Activity summary
Available credit: 
  • 13.25 ABTC - Transplant Coordinators
  • 13.25 ACPE - Pharmacists
  • 13.25 ACPE - Pharmacy Technicians
  • 13.25 AMA - Physicians
  • 13.25 ANCC - Nurses
  • 13.25 APA - Psychologists
  • 13.25 Attendance - General Attendance
  • 12.25 CCMC - General - Case Managers
  • 1.00 CCMC - Ethics - Case Managers
  • 13.25 CMCN - Certified Managed Care Nurse
  • 13.25 ASWB - Social Workers
Activity opens: 
Activity expires: 
Event starts: 
10/14/2019 - 9:00am EDT
Event ends: 
10/16/2019 - 12:00pm EDT
Increase your company's visibility and create awareness about your products and services with our unique audience of case managers, medical directors, medical management and administrative staff representing influential national and regional payer, employer and managed care organizations by exhibiting at the "28th Annual National Conference."

Exhibiting, Sponsorship and Advertising OpportunitiesExhibit & Support Prospectus

In addition to exhibiting, there are several ways for you to connect with these attendees. We have dynamic promotional opportunities to help build and maintain business relationships and increase your company’s visibility among the 300–400 health care professionals in attendance. And we offer general conference support to give you the opportunity to contribute to the key goals of the Annual National Conference without exhibiting or providing promotional support.

Click here to see who exhibited and/or sponsored at last year's conference.
Acknowledgement of this year's supporters, exhibitors and sponsors.

Exhibitor and Supporter Resources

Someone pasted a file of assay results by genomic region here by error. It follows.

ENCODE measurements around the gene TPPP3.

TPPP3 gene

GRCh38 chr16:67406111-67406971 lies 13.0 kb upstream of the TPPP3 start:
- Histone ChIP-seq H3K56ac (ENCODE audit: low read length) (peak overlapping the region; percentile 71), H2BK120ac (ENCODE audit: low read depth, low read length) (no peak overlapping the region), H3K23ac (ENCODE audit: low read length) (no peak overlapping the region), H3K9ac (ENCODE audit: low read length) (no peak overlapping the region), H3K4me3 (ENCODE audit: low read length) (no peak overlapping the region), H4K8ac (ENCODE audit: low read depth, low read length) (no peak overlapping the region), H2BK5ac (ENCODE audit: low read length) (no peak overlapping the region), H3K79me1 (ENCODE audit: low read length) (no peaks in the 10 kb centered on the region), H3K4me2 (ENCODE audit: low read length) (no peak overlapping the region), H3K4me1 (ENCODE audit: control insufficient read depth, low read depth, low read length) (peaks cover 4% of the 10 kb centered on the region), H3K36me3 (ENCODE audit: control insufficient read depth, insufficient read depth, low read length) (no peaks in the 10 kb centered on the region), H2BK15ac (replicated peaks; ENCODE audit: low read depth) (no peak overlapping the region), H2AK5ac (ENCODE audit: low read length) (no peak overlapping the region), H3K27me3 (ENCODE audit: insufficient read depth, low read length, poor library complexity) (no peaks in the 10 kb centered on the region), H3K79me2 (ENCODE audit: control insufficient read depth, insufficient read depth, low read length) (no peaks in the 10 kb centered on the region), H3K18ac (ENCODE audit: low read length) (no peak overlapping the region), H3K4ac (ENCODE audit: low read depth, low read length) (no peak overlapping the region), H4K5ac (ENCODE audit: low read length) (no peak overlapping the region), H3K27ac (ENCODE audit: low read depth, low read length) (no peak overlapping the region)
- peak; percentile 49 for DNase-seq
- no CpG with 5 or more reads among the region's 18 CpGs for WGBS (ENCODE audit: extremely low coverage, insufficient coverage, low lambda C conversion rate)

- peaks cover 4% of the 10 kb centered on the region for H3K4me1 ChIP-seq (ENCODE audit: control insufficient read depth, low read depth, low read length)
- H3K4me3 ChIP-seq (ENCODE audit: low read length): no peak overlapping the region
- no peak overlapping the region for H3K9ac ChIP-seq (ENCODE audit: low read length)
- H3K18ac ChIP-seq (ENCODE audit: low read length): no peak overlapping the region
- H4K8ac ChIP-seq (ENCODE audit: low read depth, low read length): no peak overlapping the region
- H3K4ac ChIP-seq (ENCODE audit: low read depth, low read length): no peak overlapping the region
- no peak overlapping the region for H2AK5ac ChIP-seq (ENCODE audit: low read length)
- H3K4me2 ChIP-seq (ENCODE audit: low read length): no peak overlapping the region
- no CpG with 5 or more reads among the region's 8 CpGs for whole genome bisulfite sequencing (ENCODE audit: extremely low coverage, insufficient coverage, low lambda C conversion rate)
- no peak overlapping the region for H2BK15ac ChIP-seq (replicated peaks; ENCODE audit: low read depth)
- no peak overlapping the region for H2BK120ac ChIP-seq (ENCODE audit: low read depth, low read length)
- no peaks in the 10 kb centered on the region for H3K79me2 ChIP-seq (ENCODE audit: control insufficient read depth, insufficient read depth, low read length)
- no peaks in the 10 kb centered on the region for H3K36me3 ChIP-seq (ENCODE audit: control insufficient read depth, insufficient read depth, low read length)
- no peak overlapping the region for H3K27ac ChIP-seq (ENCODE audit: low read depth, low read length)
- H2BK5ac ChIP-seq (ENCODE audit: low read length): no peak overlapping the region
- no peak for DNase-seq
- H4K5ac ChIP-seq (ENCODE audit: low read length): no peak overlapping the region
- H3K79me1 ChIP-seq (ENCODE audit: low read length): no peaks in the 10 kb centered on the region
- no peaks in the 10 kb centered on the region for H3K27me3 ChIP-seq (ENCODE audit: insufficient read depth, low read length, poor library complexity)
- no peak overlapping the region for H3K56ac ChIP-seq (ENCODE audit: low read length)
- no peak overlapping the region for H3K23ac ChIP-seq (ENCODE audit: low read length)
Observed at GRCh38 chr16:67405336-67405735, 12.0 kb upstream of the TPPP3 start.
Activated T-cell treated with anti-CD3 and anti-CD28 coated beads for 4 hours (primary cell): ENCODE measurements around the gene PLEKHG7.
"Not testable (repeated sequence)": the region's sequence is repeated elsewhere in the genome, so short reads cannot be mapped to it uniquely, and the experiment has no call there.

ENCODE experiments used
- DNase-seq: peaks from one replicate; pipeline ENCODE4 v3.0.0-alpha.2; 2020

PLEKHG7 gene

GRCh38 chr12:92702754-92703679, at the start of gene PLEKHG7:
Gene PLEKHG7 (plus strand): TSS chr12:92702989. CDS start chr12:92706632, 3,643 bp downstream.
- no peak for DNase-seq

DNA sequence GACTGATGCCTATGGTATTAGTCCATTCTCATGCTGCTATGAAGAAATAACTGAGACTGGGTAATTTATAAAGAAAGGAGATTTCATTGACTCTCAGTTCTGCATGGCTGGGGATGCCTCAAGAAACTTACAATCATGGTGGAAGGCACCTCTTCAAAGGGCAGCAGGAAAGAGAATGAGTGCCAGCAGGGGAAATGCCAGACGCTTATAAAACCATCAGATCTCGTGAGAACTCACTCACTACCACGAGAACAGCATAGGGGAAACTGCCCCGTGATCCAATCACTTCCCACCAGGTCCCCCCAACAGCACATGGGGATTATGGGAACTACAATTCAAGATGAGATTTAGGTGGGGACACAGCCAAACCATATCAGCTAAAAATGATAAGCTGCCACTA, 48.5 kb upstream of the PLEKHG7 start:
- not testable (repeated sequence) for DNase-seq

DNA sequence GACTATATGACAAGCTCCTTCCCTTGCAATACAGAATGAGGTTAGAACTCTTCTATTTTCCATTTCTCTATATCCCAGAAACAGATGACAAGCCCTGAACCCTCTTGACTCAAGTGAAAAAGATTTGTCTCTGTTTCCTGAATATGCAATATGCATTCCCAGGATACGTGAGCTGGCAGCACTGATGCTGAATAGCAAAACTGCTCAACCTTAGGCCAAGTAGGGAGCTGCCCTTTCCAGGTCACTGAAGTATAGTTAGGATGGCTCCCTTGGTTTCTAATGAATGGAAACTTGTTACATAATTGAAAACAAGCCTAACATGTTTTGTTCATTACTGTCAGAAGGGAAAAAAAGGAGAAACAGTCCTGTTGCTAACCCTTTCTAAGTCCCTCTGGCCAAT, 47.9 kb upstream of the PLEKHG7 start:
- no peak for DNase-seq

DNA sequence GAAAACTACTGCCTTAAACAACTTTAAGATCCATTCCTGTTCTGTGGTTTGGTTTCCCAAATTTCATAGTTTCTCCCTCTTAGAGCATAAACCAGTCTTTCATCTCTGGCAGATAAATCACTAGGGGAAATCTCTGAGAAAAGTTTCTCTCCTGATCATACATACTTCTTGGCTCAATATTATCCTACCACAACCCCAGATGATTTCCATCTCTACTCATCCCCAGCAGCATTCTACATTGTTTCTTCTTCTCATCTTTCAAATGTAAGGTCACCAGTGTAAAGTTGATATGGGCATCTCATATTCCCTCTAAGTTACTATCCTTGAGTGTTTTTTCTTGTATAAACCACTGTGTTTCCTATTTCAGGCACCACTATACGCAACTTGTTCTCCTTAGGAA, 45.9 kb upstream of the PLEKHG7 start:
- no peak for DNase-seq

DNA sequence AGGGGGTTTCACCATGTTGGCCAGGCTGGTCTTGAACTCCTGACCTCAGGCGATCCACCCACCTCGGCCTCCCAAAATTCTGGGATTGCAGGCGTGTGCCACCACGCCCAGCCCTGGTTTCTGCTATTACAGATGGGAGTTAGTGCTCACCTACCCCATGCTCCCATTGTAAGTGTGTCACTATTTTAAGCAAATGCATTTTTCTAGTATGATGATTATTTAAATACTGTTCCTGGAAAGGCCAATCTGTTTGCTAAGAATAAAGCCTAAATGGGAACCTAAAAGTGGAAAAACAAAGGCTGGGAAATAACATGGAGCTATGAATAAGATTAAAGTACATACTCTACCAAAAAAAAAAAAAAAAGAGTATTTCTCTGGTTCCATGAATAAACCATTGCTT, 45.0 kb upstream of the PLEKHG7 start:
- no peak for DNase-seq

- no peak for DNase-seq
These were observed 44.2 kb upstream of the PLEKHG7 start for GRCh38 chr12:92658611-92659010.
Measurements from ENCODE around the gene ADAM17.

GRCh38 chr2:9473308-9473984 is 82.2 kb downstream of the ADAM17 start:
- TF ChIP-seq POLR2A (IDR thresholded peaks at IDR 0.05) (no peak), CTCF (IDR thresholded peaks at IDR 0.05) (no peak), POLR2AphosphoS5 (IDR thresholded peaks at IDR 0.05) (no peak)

Exhibitor and Supporter Prospectus
> Exhibit Space Application
> Support Application
Exhibitor Service Kit (Updated Forms 9/24/19)
Exhibitor Deadlines & Schedule (Updated 7/30/19)
Floor Plan and Booth Assignments (Updated 9/29/19)

Exhibit inquiries:
LuAnne Ronning
Support/sponsorship inquiries:
Bethany Severson


OptumHealth Education gratefully acknowledges our supporters. Click on the organization's logo to be redirected to its website.

Annual Conference Supporters










Seattle Genetics






Kite Pharma

Takeda Oncology


Event Supporters

Acelis Connected Health

ActiCare Health

Aimmune Therapeutics

Clovis Oncology



Greenwich Biosciences

Harmony Biosciences





Karyopharm Therapeutics

KCI, an Acelity Company



Orthodynamics Company


Partner Therapeutics



Sanofi Genzyme

Smith & Nephew

Spark Therapeutics

Takeda Pharmaceuticals U.S.A., Inc.


Viela Bio

Event Promotional Supporter



UW Health


City of Hope




Hilton Minneapolis
1001 Marquette Ave
Minneapolis, MN 55403
United States
+1 (612) 376-1000

Hilton Minneapolis Information

The 28th Annual National Conference will be held at the Hilton Minneapolis, located in the heart of the city with great shopping, restaurants, museums and sporting venues just minutes away. Guest rooms are designed with comfort and convenience in mind, providing a place to unwind or to catch up on work. Stunning Minneapolis skyline views and the latest amenities provide class and comfort for creating that ultimate retreat.

Conference Attire

Suggested attire for the conference is business. Although every effort is made to maintain a comfortable learning environment, meeting room temperatures can fluctuate greatly and may be difficult to control. Since it is difficult to adjust meeting room temperatures to suit individual preferences, please bring a sweater or jacket, and/or wear layered clothing to ensure your comfort.